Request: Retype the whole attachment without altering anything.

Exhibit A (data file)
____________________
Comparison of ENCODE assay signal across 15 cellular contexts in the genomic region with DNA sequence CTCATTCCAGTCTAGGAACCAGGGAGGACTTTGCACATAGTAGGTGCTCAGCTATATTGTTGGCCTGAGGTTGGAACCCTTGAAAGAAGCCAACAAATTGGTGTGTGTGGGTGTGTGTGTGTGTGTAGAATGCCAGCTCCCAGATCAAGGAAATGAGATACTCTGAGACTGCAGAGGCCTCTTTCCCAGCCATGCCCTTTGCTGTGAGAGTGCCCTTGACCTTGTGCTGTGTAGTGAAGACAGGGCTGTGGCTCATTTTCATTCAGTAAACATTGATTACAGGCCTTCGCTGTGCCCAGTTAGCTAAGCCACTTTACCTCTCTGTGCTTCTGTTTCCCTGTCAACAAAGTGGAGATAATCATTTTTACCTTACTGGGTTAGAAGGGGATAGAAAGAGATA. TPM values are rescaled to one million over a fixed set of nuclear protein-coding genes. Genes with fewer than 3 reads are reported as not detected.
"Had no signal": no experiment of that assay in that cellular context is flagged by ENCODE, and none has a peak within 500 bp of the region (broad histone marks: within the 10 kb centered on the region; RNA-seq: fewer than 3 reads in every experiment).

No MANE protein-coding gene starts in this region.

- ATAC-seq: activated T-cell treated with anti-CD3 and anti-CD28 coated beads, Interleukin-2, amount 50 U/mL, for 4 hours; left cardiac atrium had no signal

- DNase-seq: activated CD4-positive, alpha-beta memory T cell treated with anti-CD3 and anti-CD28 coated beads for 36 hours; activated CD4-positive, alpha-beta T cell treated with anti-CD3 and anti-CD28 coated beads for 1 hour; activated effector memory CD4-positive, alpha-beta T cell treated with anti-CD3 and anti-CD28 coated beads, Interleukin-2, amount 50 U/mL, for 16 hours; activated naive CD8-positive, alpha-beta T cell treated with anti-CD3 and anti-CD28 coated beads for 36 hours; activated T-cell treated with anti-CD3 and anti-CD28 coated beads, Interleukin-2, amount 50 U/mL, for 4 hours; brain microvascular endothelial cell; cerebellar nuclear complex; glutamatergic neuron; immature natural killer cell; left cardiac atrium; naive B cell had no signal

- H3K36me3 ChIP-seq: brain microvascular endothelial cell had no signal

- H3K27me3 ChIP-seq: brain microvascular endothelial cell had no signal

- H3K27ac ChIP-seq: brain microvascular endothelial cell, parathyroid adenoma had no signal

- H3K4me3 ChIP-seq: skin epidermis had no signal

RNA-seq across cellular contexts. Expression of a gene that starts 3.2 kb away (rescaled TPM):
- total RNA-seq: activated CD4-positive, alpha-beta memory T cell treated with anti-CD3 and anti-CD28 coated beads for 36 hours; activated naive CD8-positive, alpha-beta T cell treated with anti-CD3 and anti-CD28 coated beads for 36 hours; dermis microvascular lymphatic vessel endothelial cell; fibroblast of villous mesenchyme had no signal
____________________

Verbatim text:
Comparison of ENCODE assay signal across 15 cellular contexts in the genomic region with DNA sequence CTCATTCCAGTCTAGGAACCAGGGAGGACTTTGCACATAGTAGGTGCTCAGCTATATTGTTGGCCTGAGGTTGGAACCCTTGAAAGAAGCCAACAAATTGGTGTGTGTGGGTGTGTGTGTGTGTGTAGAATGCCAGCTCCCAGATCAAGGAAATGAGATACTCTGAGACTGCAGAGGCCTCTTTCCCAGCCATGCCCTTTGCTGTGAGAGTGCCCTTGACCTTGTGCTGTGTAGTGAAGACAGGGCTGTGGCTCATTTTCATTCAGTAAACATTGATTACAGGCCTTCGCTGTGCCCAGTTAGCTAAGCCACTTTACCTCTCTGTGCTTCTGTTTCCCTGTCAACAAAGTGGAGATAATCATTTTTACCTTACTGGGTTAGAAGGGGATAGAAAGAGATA. TPM values are rescaled to one million over a fixed set of nuclear protein-coding genes. Genes with fewer than 3 reads are reported as not detected.
"Had no signal": no experiment of that assay in that cellular context is flagged by ENCODE, and none has a peak within 500 bp of the region (broad histone marks: within the 10 kb centered on the region; RNA-seq: fewer than 3 reads in every experiment).

No MANE protein-coding gene starts in this region.

- ATAC-seq: activated T-cell treated with anti-CD3 and anti-CD28 coated beads, Interleukin-2, amount 50 U/mL, for 4 hours; left cardiac atrium had no signal

- DNase-seq: activated CD4-positive, alpha-beta memory T cell treated with anti-CD3 and anti-CD28 coated beads for 36 hours; activated CD4-positive, alpha-beta T cell treated with anti-CD3 and anti-CD28 coated beads for 1 hour; activated effector memory CD4-positive, alpha-beta T cell treated with anti-CD3 and anti-CD28 coated beads, Interleukin-2, amount 50 U/mL, for 16 hours; activated naive CD8-positive, alpha-beta T cell treated with anti-CD3 and anti-CD28 coated beads for 36 hours; activated T-cell treated with anti-CD3 and anti-CD28 coated beads, Interleukin-2, amount 50 U/mL, for 4 hours; brain microvascular endothelial cell; cerebellar nuclear complex; glutamatergic neuron; immature natural killer cell; left cardiac atrium; naive B cell had no signal

- H3K36me3 ChIP-seq: brain microvascular endothelial cell had no signal

- H3K27me3 ChIP-seq: brain microvascular endothelial cell had no signal

- H3K27ac ChIP-seq: brain microvascular endothelial cell, parathyroid adenoma had no signal

- H3K4me3 ChIP-seq: skin epidermis had no signal

RNA-seq across cellular contexts. Expression of a gene that starts 3.2 kb away (rescaled TPM):
- total RNA-seq: activated CD4-positive, alpha-beta memory T cell treated with anti-CD3 and anti-CD28 coated beads for 36 hours; activated naive CD8-positive, alpha-beta T cell treated with anti-CD3 and anti-CD28 coated beads for 36 hours; dermis microvascular lymphatic vessel endothelial cell; fibroblast of villous mesenchyme had no signal